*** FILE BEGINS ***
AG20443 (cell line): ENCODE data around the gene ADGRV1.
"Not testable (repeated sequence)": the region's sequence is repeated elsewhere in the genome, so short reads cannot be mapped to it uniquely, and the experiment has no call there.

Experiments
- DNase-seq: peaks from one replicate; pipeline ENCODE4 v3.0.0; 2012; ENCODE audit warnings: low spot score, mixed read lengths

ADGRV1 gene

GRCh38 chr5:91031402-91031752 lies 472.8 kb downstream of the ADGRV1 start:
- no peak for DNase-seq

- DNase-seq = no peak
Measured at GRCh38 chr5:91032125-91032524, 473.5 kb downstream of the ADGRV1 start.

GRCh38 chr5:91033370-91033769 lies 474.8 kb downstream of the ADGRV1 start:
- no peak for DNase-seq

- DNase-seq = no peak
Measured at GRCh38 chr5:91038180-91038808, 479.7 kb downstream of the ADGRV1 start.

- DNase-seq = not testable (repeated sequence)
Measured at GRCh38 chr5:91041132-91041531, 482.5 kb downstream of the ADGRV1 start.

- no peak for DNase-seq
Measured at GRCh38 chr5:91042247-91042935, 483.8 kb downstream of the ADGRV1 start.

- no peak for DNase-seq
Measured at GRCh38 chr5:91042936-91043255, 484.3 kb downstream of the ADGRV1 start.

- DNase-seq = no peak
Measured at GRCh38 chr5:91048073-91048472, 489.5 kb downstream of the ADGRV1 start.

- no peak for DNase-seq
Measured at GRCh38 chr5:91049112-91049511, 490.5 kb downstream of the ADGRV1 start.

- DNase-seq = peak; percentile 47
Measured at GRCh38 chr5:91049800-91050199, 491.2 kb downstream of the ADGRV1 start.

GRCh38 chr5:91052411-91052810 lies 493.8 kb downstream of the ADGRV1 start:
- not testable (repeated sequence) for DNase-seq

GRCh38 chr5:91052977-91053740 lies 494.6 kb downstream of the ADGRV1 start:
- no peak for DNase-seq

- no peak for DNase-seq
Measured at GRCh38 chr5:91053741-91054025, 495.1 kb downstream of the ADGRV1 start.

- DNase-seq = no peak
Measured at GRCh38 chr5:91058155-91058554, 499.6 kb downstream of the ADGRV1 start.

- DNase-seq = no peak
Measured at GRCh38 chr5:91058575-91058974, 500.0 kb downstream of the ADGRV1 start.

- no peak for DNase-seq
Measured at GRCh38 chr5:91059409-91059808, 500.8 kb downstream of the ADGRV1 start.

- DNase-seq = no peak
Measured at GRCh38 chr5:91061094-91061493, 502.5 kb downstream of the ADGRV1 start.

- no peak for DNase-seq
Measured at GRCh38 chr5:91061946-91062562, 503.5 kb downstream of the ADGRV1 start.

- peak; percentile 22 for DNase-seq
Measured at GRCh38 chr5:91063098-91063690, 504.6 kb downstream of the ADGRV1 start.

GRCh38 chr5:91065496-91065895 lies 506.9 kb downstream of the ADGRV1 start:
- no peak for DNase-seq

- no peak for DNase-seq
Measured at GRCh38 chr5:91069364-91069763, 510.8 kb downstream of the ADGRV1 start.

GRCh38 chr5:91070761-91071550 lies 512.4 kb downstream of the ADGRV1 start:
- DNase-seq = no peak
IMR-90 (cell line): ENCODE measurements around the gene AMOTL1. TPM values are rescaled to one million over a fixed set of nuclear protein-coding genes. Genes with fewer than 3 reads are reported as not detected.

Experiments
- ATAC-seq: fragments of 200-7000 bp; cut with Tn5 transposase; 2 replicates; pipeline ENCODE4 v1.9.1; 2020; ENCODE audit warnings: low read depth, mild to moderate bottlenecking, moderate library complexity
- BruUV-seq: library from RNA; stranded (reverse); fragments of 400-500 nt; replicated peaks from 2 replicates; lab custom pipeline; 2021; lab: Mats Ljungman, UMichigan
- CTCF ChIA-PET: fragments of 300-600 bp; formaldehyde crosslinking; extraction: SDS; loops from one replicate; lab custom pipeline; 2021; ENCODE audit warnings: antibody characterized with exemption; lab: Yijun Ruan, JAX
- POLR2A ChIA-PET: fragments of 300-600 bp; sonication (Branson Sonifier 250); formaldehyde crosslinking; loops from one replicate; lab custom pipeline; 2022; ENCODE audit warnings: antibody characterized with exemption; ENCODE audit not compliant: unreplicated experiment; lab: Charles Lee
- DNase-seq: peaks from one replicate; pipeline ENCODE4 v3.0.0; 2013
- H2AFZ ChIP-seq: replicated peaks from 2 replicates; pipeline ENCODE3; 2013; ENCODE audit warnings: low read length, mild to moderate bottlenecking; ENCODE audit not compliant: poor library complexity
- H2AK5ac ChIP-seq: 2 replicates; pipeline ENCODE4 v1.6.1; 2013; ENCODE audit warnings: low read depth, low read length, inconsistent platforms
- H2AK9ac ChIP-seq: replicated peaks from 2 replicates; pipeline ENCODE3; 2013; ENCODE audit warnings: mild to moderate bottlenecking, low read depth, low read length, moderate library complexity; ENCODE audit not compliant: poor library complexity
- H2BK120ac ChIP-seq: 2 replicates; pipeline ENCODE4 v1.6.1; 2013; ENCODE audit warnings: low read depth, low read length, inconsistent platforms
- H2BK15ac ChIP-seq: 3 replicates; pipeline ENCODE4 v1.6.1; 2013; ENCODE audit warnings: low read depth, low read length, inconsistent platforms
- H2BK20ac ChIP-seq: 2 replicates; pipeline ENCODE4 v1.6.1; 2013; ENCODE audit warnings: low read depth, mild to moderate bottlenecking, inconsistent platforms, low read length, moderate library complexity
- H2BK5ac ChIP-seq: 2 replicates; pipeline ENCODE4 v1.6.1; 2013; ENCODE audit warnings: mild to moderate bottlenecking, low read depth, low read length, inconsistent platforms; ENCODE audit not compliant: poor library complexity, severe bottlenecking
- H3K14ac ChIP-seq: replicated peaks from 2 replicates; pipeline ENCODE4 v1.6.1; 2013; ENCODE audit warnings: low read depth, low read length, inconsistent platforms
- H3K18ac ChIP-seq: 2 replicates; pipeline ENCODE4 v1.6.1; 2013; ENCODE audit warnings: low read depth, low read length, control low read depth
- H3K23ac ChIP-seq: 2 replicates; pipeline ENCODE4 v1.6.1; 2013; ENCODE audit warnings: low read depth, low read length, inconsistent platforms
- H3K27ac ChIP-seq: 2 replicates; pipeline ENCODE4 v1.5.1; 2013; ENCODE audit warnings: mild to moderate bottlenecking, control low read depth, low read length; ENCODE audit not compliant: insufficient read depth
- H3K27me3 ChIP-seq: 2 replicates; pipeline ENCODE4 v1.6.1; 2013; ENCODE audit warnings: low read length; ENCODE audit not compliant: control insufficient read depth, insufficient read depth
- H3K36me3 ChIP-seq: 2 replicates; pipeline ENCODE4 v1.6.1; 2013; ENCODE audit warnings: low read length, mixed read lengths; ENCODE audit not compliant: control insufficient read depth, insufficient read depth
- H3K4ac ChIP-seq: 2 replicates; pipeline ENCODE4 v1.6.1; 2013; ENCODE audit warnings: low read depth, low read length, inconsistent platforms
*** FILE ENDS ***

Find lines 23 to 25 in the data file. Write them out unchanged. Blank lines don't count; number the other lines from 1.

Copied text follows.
Measured at GRCh38 chr5:91049112-91049511, 490.5 kb downstream of the ADGRV1 start.

- DNase-seq = peak; percentile 47
Measured at GRCh38 chr5:91049800-91050199, 491.2 kb downstream of the ADGRV1 start.